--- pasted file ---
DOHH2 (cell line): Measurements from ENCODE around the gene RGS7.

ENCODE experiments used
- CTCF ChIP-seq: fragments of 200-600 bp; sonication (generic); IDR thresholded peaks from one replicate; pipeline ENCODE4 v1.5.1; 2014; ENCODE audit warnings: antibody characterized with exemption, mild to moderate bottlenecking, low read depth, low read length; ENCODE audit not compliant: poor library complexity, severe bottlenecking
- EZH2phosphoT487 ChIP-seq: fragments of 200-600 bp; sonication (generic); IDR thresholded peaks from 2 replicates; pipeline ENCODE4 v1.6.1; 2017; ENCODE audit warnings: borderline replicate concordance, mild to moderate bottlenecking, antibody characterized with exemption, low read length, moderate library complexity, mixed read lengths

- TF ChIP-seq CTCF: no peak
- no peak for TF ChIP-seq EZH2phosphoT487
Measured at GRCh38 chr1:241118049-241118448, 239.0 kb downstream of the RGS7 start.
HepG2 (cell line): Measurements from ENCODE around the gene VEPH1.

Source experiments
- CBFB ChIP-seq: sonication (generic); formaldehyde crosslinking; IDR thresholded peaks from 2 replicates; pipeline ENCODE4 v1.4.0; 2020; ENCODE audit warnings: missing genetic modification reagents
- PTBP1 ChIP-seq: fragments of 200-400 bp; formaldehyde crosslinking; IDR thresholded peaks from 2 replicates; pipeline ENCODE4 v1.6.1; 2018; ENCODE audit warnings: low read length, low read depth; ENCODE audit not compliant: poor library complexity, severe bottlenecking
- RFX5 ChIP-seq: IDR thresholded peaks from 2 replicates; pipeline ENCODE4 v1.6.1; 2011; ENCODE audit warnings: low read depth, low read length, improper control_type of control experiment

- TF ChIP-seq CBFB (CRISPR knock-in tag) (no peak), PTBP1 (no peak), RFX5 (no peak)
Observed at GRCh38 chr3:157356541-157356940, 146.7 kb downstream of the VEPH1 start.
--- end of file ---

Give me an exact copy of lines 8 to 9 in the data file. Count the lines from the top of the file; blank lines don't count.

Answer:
HepG2 (cell line): Measurements from ENCODE around the gene VEPH1.

Source experiments